What to do in the garden this week – Stuff.co.nz

what-to-do-in-the-garden-this-week-–-stuffco.nz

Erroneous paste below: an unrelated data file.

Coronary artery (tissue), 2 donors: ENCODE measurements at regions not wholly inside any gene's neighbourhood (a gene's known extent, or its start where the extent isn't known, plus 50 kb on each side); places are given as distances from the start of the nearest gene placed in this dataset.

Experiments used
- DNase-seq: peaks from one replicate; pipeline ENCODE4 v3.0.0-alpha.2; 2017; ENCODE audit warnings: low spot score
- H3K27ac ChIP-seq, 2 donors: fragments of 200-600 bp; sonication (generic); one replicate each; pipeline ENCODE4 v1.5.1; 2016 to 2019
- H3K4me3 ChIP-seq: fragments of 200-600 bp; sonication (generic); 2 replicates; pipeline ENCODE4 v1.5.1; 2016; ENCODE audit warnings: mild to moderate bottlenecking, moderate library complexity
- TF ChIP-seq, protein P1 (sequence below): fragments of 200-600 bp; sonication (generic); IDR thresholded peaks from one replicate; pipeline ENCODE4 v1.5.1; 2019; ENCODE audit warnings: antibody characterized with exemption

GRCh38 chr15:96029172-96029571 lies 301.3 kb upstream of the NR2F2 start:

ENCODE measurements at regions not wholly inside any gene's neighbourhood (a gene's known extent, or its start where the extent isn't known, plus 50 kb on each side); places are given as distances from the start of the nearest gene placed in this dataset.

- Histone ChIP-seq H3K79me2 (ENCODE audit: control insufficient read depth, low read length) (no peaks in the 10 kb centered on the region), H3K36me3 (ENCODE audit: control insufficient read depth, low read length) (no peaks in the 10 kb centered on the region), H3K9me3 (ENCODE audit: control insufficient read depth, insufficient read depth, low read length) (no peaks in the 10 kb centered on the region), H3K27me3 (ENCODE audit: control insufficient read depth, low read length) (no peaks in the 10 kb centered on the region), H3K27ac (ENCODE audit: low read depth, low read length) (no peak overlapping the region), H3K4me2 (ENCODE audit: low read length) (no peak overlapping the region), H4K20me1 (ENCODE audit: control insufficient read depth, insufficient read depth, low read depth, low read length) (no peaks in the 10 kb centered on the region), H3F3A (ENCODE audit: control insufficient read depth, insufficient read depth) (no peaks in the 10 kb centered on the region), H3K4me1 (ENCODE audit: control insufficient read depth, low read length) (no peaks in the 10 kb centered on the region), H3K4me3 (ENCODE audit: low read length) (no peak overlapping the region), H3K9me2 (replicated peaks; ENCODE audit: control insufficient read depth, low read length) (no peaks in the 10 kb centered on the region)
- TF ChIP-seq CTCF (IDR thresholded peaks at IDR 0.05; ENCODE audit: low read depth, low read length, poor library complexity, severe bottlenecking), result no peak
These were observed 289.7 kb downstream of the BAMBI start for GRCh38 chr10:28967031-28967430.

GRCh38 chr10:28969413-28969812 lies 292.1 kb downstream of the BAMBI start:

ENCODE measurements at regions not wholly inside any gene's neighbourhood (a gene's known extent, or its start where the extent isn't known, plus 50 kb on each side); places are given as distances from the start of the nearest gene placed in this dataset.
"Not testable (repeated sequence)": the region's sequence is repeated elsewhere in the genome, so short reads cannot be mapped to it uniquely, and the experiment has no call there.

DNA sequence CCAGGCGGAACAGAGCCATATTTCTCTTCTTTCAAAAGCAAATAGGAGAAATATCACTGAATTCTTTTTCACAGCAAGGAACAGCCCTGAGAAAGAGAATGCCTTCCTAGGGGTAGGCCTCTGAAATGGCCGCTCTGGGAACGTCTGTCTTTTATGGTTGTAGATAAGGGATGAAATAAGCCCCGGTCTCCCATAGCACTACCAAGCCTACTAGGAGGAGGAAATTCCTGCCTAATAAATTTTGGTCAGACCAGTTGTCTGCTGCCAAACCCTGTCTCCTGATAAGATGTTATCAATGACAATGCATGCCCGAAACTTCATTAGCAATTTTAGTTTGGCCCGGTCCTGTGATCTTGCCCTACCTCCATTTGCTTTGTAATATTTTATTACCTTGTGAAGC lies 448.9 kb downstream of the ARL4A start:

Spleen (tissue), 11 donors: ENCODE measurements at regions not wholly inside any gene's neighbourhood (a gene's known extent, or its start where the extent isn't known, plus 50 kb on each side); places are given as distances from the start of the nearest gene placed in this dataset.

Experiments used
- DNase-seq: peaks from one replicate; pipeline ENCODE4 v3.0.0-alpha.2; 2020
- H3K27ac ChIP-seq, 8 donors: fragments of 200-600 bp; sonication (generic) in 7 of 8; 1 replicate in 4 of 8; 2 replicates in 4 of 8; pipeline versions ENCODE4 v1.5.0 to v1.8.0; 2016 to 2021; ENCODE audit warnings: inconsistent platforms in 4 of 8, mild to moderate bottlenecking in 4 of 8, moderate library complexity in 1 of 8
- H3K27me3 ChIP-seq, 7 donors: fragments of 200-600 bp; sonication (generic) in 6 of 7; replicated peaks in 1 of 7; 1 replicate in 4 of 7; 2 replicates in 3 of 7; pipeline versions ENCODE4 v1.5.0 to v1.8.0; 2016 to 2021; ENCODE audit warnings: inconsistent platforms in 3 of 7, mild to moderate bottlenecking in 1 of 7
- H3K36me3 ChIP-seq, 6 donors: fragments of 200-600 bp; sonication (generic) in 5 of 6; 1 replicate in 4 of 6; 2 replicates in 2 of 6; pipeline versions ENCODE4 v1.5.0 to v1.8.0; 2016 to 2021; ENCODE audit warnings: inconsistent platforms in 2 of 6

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SHERYN DEAN/GET GROWING/StuffConcrete troughs provide warm conditions where Mediterranean herbs thrive.Homes for herbs Fresh herbs are essential for cooking and the best place to grow them is near the kitchen where it is quick and easy to harvest handfuls as you need them. Group herbs together according to their growing requirements. Mediterranean heat lovers oregano, thyme, rosemary and sage like warm roots on the dry side, so an old concrete trough is ideal. Alternatively, place large stones between the herbs to act as a heat sink or mulch with stone chips or gravel. If herbs have become straggly over winter give them a haircut to stimulate fresh new growth. Grow mint in a large, well-watered pot of its own, as it can take over. Under the outside tap where it will catch any drips is a good place. Partial shade in summer also helps keep mint looking fresh. Plant annual herbs with your veges. Heat-loving basil needs the warmest spot in the garden. I’m not convinced by its reputed abilities to keep bugs away from tomatoes or improve their flavour. However, it’s still handy to plant tomatoes and basil side-by-side anyway, because they are so often used together in recipes. Although coriander is associated with hot countries and summer salsas, it tends to bolt to seed in summer. It’s best grown from seed as transplanting induces bolting. Plant it where it gets shaded by taller plants like tomatoes or sweetcorn during the hottest time of the day. Chives, which may have disappeared over winter, should be appearing again now or start some from seed. Sow dill now too. Biennial parsley is also best grown in the vege garden rather than a pot as it has deep roots and bolts if it dries out. A hedge of parsley looks nice along the edge of a garden bed and curbs the annoying habit of blackbirds tossing mulch all over the path. READ MORE: Taewa: get to know the Māori potatoes fast becoming the foodies' favourite Growing vegetables in pots and small spaces Plan to pick fruit year-round in your home orchard Fresh parsley has many uses in the kitchen. Here's how to grow it. Liquid lunches for fruiting plants Capsicums, chillies, eggplants, melons and tomatoes have insatiable appetites right now while they are actively growing, flowering and fruiting. Compost and organic matter are great at providing the nutrients your soil needs, but many plants need regular feeds over the spring and summer months to perform well. General-purpose fertilisers tend to be high in nitrogen, which is great for getting fruiting plants off to a good start and for salad greens, but can result in lots of leafy growth at the expense of fruit. Once your fruiting crops – strawberries, beans, chillies, cucumbers, passionfruit etc – are flowering and have set fruit switch to either a liquid or granular fertiliser for fruit and flowers, or feed them with a tomato-specific fertiliser. Don’t overdo it. Regular feeds every week or so are better than a highly-concentrated dose all in one go. Liquid fertilisers are brews of seaweed, fish scraps, weeds, comfrey, compost or manure teas and the run-off from worm farms. There are loads of great liquid fertilisers on the market or you can make your own. Steep your ingredients of choice in water for a few weeks to several months. A lidded container with a tap is ideal, but a bucket will do. It’ll be whiffy, so place away from your outdoor living areas – and the neighbours! Drain off some liquid and dilute to the colour of weak tea before using. For a quicker, more direct method, try this easy trick. When planting out young plants, fill the pot they were growing in with sheep pellets. Bury this beside the plant. Water into the plant pot so the roots get a rich drink of nutrients at every watering.BARBARA SMITH/GET GROWING/StuffWhen planting out young seedlings, fill the pot they were growing in with sheep pellets. Bury this beside the plant. Water into the plant pot so the roots get a rich drink of nutrients at every watering. Feed garlic and shallots Increasing day length pushes up the growth rate of these hungry plants so give them a good feed. The bulbs start to form during November and December and the faster the plants grow now the fatter the bulbs will be come harvest time. Sheep pellets, general vegetable fertiliser, blood and bone or liquid feeds purchased or home-brewed will all be lapped up. Garlic and shallots are shallow rooted so spread fertiliser around the plants. Don’t dig it in as this would damage the feeder roots near the soil surface. Avoid letting mulch or compost pile up right against the stems as this could lead to rot. Garlic needs to be kept evenly watered to fatten up the bulbs. Well-fed and watered plants are less likely to succumb to pests or diseases like aphids and rust. As with spring onions, wash off aphids with soapy water or spray with Grosafe Enspray 99. Rust starts as orange spots on the leaves which go yellow and wither. Water the soil not the leaves to reduce the chances of transferring rust spores to the leaves. Remove infected leaves and give a protective sulphur spray. Rusty plants can still produce edible bulbs but they need to be used straight away as they won’t store well.RACHEL CLARE/GET GROWING/StuffBefore thinning 'Golden Queen' peach fruitlets. Allow 5cm spaces between stone fruit. Thin baby fruitlets When the blossom has blown from your pip and stone fruit trees, have a look to see how many fruitlets are developing. If there are closely-packed clusters of baby fruit, harden your heart and thin them out. It’s really hard to do, especially if it’s the first time your tree has set fruit, but it is worth it for a better crop in the long run. Not only does removing excess fruit lighten a fruit tree’s load, preventing broken branches and stems, it also stops a tree from getting burnout from pumping all its energy into growing a massive crop of fruit. If you don’t thin, you may get a bumper crop this year followed by a stingy crop next year or no crop at all because your tree has gone on strike. However, remember that some trees, particularly certain varieties of pipfruit, are biennial bearers. Thinning also provides space so the fruit isn’t crowded and has room to grow to its maximum size. It increases air flow too, which is particularly important if your trees have had issues with fungal disease and you want to prevent it from spreading. Thin fruit now or in the next month, when it’s about marble-sized. For stonefruit – peaches, plums and nectarines – allow 5–10cm spacing between fruit. Apple and pears set clusters of four or five fruit, so leave one or two fruits per cluster.RACHEL CLARE/GET GROWING/StuffAfter thinning 'Golden Queen' peach fruitlets. Allow 5cm spaces between stone fruit. Warm beds for subtropical fruit trees The threat of the last frost has passed and the soil is still moist, making it the ideal time to get frost-tender plants established before the summer dry. Just about all of our fruiting subtropicals – avocado, babaco, banana, tamarillo, cherimoya, pepino and more – are hungry plants that like a lot of nutrients, so take the opportunity to give their roots a good feed while planting. Digging a deep hole and filling it with composting materials gives off heat that warms their roots. You can’t put it directly against the roots as you can burn them, meaning they receive an excessive amount of nutrients, as opposed to actual heat, which can clog their intake system, seriously damaging the plant. However, by protecting the plant with 100mm of protective dirt you will warm their root zone (and many plants react to soil temperature as much if not more than air temperature) and provide food at the same time. Dig a nice deep hole, backfill it with fresh manure, a sprinkle of dolomite lime if your soil needs more magnesium or calcium, a handful of hay, sawdust or leaves for carbon, the grass or weeds from the top of the hole and about 100mm of topsoil. Plant, stake, label, water and wait. Read more: Gardening by the moon The fertile period continues until November 17. Sow lettuce, cauliflower and cabbage, spinach and sweetcorn outside, and transplant seedlings of tomatoes, courgettes, chillies and eggplants. On November 18 and 19 feed plants with generous but dilute doses of liquid fertiliser. Gardening by the maramataka We are coming to the end of kōanga (spring), the digging season, so we should be reading the tohu to determine when to plant the last key crops which should all be in before summer. Tohu or signs differ between regions. In the northern half of the Te Ika a Maui (North Island) old-time growers would read the kūmarahou (Pomaderris kumeraho) to determine when to plant kūmara tipū. When kūmarahou start flowering, plant early kūmara (September in the very north), and as flowering finishes (November) the last of the kūmara should be planted. Further south new growth on tī kōuka or early flowering of shrubs (rather than trees) such as ngutu-kākā (kākā beak or Clianthus maximus) also provide a lead for planting food crops. The new moon (Whiro) is on the 5th with the Rākaunui season (full moon) beginning on the 19th. The 7th and 8th suit the planting of most crops, especially if early summer flowering plants have begun to show, and the third week from the 19th is also a good planting period. Kanga (Māori corn), kamokamo and hue (gourds) need to be directly sown into raised mounds for best establishment and can follow the kūmara timing. Taewa are often the last of the kōanga crops as they are the most variable – but all these crops need to be in with time to emerge prior to the summer season which is close by. Dr Nick Roskruge